Welcome to Akarsh Simha's homepage

Picture of Akarsh with his telescope taken at the 2015 Okie-Tex Star Party
Sketch of Whirlpool Galaxy made at the eyepiece of Akarsh's 18 inch telescope over the span of 2 hours under the excellent skies of Massacre Rim

Brief bio

In short, I'm a software engineer by day and amateur astronomer by night. I am in my 30s and presently live in the bay area in California.

I got a PhD in Physics from the University of Texas at Austin. I was advised by Phil Morrison and co-advised by Mark Raizen. My thesis was on theoretical and experimental aspects of Brownian Motion in Liquids. I was very fortunate to work both on theoretical and experimental aspects of the same problem, picking up a diverse set of skills in the process. My publications are listed on Google Scholar. Despite specializing in my PhD, I like to think of myself as someone who is competent in many things, rather than a specialist that has a very specific field of expertise. I currently work as a software engineer with a focus on applying machine learning techniques to real-world product use-cases.

In my personal time, I have fun doing astronomy as a hobby, tinker around with Linux machines, learn some math, go hiking / car camping / road tripping / photographing, build small DIY things, write code (occasionally, although more so in 2020), process old photos, and work out.

Amateur Astronomy and selected personal projects

As for deep-sky observing, I use an 18" f/4.5 Obsession telescope that is 20 years old on a Gregg Blandin equatorial platform. Typically, I don't work on systematic observing projects and like to pick objects from various places. The only systematic list I am currently working on are the Hickson Compact Groups. I have a somewhat recent listing of deep-sky objects I have logged notes on over here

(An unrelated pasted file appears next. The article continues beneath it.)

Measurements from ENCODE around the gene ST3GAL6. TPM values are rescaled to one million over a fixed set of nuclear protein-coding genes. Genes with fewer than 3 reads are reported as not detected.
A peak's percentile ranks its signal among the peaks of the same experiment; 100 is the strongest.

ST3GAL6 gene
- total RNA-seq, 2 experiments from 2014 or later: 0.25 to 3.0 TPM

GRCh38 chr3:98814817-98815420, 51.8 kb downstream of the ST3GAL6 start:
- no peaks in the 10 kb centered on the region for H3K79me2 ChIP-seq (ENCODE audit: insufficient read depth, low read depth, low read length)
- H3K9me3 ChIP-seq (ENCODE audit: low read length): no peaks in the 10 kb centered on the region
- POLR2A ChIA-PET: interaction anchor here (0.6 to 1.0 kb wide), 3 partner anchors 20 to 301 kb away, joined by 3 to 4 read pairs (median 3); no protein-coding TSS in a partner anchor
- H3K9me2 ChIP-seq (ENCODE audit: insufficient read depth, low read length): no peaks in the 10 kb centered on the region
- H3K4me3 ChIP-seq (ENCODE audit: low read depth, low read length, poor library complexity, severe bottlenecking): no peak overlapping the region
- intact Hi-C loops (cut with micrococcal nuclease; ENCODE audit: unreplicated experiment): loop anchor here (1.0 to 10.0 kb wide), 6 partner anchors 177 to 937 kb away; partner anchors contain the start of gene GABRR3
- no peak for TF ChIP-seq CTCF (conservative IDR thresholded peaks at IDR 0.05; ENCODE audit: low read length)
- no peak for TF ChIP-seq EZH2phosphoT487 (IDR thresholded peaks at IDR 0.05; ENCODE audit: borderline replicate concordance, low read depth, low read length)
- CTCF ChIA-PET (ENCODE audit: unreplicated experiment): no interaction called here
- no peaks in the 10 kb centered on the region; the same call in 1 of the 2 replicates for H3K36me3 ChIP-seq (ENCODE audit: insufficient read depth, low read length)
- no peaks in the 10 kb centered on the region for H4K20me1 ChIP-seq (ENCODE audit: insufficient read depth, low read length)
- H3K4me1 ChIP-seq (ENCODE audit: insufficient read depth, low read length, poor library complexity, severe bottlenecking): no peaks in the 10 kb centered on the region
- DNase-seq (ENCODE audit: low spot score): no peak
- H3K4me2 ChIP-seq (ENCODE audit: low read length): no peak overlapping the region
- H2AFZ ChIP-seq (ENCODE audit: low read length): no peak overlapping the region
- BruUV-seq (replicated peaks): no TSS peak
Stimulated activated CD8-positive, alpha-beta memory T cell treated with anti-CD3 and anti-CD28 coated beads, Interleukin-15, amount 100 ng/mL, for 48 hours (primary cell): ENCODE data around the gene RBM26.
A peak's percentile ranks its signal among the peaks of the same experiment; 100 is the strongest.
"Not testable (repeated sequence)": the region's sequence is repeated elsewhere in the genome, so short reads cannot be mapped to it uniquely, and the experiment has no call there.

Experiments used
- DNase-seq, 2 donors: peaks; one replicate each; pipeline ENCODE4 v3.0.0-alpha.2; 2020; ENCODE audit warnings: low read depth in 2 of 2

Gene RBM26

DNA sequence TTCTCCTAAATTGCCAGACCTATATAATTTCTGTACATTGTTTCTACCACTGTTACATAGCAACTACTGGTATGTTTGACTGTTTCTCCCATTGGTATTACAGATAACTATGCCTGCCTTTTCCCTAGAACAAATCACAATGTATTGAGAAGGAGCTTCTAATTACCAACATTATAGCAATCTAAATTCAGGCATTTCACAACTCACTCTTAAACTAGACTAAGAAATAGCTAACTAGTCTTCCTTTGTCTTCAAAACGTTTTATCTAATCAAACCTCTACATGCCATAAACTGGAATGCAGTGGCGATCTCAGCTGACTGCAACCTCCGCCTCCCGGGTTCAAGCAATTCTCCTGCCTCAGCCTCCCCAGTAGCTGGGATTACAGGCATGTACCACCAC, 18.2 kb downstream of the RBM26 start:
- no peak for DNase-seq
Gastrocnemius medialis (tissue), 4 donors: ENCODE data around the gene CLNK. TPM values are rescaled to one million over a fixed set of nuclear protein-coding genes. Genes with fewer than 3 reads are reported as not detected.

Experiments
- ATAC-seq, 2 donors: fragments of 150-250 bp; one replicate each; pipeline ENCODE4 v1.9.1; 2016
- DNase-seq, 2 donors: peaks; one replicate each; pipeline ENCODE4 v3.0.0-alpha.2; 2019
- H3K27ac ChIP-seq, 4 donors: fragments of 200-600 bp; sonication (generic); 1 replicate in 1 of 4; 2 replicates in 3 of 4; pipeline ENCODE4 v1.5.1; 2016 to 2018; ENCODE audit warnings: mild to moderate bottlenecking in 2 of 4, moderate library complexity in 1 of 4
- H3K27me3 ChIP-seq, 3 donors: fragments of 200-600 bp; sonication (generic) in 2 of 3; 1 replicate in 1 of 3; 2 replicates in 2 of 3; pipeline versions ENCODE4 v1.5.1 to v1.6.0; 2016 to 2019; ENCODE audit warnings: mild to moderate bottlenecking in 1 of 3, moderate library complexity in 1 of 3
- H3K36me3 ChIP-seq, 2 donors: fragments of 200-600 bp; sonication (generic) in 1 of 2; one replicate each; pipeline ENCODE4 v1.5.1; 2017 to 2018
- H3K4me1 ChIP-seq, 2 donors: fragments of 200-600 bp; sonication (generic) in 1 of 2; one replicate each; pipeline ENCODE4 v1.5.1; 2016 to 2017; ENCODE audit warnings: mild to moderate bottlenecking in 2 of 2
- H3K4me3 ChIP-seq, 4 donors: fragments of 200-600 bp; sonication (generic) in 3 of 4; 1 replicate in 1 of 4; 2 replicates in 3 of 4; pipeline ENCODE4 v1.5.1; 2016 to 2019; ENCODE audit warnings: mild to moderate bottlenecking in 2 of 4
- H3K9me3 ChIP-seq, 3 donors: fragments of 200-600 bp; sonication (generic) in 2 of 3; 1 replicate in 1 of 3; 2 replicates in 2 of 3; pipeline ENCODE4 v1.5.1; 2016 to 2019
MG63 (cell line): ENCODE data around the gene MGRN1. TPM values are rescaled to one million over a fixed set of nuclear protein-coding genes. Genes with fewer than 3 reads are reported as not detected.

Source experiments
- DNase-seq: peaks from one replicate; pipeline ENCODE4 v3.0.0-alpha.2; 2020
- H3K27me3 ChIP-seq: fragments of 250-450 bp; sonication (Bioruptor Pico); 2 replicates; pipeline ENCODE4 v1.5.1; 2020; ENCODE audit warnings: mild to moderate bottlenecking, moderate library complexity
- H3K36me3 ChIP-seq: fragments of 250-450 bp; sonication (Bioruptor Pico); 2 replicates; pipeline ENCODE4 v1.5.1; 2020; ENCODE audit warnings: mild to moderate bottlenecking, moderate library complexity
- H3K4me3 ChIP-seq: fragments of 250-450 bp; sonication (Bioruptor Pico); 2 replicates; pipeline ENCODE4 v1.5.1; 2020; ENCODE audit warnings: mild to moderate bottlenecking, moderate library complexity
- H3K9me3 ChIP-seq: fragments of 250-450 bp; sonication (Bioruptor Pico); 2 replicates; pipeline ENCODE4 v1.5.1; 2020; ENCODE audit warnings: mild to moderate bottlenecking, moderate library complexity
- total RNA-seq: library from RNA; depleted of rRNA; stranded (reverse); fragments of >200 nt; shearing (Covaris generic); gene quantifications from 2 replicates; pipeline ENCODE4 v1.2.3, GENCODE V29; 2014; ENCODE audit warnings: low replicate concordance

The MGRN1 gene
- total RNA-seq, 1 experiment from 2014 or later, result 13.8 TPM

A long while ago, I created a pipeline to auto-generate observation logbooks for deep-sky observing using KStars and LaTeX. The code isn't particularly clean or something I'm proud of, but I am definitely pleased with the results. Here is a link to The Logbook Project. The code is on my Github.

One of my recent projects has involved adapting plate solving to visual astronomy, by attaching a camera to my finder scope. Ever since I developed this system, I have stopped star-hopping. The system uses a combination of open-source plate-solving software and a custom private software stack integrating an NGS-POSS image server and an Arduino-based 9-axis IMU to provide a way to turn my telescope into a push-to system. Details can be found here.

Over the years, I have developed a DSS Query web tool, which is designed for amateur astronomers' needs: it resolves object names using SIMBAD and fetches DSS/SDSS images and allows you to adjust rotation to match your eyepiece view. Also can click on a position in the image and it will query SIMBAD to find the designation nearest to the cursor. It also makes querying other surveys like PanSTARRS, Hubble Legacy Archive etc. easier. It also makes annotating a DSS image with labels easy, so you can share it on forums etc.

I have also compiled a List of Peculiar Galaxies that I observed which showed interesting structure in the eyepiece of my 18" telescope.


For the Bangalore Astronomical Society, I gave a series of informal amateur astronomy talks on various subjects which are available on the BAS YouTube channel: I also spoke about my plate-solving project at the Portland Alt-Az Workshop 2021. The recording is found on the Alt-Az workshop's YouTube channel, specifically here.

Some links of interest

You may contact me at akarsh at kde dot org